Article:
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Tanksley v. Cook

360 N.J. Super. 63, 821 A.2d 524 (App. Div. 2003)

CONSUMER FRAUD; ATTORNEYS FEES—An award of attorneys fees under the Consumer Fraud Act can include an award for fees and costs incurred in collecting the judgment.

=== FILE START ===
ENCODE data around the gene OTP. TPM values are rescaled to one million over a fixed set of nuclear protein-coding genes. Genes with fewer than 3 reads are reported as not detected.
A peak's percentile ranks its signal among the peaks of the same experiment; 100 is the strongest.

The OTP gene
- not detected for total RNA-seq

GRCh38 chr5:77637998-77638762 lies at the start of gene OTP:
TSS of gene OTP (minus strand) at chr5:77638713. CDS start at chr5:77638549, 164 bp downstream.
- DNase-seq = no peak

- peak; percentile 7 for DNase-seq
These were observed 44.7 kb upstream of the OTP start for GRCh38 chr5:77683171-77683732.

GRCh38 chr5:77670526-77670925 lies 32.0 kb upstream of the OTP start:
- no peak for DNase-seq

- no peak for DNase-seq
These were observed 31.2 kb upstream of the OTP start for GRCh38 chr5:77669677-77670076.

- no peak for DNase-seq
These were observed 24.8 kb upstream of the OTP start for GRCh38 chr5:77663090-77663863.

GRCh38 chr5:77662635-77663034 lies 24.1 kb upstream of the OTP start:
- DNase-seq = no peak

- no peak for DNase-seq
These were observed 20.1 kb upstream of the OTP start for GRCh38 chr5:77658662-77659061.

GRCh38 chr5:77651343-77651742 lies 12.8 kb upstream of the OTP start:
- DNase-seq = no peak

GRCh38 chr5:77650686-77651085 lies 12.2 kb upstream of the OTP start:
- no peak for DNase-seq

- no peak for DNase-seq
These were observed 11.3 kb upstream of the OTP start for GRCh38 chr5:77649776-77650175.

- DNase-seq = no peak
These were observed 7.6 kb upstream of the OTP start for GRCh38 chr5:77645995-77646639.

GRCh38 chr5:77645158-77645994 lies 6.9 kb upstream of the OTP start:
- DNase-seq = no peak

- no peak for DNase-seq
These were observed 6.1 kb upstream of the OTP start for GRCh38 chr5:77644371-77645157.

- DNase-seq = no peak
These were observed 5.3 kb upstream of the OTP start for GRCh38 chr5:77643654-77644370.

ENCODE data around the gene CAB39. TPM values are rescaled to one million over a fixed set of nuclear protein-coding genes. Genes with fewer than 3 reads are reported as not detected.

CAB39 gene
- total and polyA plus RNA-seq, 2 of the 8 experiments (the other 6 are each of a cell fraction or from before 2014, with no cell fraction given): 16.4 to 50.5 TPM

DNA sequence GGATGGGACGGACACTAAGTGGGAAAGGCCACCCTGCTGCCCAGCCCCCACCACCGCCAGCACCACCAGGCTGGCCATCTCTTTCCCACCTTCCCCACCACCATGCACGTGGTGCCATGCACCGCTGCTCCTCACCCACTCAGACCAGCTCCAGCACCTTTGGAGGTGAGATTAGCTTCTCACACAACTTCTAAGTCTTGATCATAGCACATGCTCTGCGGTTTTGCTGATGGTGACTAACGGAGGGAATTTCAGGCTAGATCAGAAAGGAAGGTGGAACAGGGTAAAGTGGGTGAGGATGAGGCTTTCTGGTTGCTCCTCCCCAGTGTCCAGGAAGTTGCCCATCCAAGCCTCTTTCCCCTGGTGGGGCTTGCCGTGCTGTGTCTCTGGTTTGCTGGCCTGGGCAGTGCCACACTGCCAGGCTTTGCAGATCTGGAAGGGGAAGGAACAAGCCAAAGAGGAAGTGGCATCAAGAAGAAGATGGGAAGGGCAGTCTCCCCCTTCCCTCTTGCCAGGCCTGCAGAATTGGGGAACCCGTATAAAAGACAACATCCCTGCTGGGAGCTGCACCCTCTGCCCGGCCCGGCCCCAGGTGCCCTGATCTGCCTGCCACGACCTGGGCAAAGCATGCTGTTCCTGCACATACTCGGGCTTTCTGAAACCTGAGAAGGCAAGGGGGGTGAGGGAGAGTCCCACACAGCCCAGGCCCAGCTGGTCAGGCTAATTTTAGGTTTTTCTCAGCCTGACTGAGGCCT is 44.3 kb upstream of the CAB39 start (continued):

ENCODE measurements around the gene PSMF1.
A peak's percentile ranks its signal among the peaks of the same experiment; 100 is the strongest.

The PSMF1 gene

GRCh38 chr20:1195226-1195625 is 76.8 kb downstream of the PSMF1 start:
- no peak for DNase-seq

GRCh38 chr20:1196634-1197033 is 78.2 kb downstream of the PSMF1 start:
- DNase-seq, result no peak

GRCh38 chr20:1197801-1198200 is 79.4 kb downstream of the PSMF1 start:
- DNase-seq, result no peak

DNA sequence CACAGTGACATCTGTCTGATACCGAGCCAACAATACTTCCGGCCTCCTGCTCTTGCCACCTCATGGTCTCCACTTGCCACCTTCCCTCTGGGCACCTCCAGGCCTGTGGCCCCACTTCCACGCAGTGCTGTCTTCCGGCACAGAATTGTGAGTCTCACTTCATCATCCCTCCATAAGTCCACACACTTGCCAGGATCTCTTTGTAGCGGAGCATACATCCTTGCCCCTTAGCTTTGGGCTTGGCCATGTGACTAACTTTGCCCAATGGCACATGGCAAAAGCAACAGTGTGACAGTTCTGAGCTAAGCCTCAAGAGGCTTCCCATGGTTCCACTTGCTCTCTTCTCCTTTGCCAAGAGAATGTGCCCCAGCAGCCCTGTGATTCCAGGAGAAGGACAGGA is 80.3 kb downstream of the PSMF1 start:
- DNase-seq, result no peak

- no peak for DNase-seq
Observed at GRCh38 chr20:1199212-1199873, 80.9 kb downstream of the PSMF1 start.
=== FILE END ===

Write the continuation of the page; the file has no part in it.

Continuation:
In a suit alleging violations of the Consumer Fraud Act, a buyer recovered treble damages from a used car dealer and was also awarded counsel fees and taxed costs. Under the Act’s fee-shifting section, “a successful claimant may recover attorneys’ fees and costs.” The buyer’s attorney “immediately embarked upon collection of the judgment,” but the dealer did not pay voluntarily. The buyer’s attorney then investigated the dealer’s assets “and sought and obtained a writ of execution.” Ultimately, the entire sum was paid to avoid towing the dealer’s vehicles from the used car lot. The buyer then sought, by motion, to recover his attorneys’ fees and costs for his post-judgment collection efforts. The lower court denied the application explaining that “there just seems to be a certain piling on aspect to it.” According to the Appellate Division, the lower court seemed to think that the buyer needed to prove some fraudulent or deceitful post-judgment conduct designed to thwart the collection process before [the buyer] could prevail on [his] application.” If so, the Appellate Division disagreed, holding that the Act’s provisions must be liberally construed and that “[t]he award of counsel fees under the act is ‘mandatory.’” According to the Court, New Jersey had “not yet had the occasion to rule on the issue of fee-shifting in the context of process to enforce judgments or in supplementary proceedings.” After reviewing “cognate federal authority,” the Court concluded “that the mandatory award of ‘reasonable attorneys’ fees, filing fees and reasonable costs of suit’ under [the Consumer Fraud Act] should include fees and costs incurred in satisfying the judgment.”

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